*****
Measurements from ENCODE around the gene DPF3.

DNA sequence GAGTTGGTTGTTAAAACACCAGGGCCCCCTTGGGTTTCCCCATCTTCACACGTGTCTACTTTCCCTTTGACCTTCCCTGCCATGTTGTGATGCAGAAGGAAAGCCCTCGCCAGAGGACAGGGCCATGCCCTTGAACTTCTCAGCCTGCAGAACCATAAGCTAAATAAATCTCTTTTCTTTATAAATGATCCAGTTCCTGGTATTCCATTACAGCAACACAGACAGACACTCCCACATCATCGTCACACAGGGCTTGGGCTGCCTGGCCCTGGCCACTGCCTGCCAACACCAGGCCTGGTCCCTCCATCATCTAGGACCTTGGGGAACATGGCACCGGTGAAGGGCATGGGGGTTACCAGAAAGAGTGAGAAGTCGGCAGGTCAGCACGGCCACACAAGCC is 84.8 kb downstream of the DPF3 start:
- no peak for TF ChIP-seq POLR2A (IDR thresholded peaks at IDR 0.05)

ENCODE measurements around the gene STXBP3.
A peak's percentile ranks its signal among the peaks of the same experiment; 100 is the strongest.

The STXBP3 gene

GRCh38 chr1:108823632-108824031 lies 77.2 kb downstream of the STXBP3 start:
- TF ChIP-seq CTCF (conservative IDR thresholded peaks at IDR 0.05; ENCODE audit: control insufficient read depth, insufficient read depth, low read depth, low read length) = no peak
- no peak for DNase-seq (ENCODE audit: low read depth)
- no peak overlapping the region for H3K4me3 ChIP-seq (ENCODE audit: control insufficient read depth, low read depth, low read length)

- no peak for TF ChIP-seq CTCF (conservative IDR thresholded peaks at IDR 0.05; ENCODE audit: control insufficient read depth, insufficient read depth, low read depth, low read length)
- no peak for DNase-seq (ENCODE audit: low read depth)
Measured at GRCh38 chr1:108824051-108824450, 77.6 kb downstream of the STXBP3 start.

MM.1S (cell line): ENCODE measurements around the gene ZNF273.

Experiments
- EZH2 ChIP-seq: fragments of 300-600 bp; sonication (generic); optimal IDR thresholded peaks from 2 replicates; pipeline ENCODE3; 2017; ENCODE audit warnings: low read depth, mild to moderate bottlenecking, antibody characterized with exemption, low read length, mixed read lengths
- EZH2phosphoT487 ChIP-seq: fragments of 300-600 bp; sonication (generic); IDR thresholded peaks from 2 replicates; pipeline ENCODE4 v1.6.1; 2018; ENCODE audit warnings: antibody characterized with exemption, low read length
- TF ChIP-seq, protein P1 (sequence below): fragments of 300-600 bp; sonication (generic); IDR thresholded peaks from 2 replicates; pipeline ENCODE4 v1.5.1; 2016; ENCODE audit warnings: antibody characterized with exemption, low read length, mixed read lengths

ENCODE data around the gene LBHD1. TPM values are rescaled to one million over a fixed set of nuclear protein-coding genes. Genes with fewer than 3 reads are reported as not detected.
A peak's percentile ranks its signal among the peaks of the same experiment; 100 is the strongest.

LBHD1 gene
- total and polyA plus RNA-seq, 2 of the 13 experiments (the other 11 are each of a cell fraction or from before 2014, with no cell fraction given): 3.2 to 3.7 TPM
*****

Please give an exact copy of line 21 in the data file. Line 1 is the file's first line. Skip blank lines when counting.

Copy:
LBHD1 gene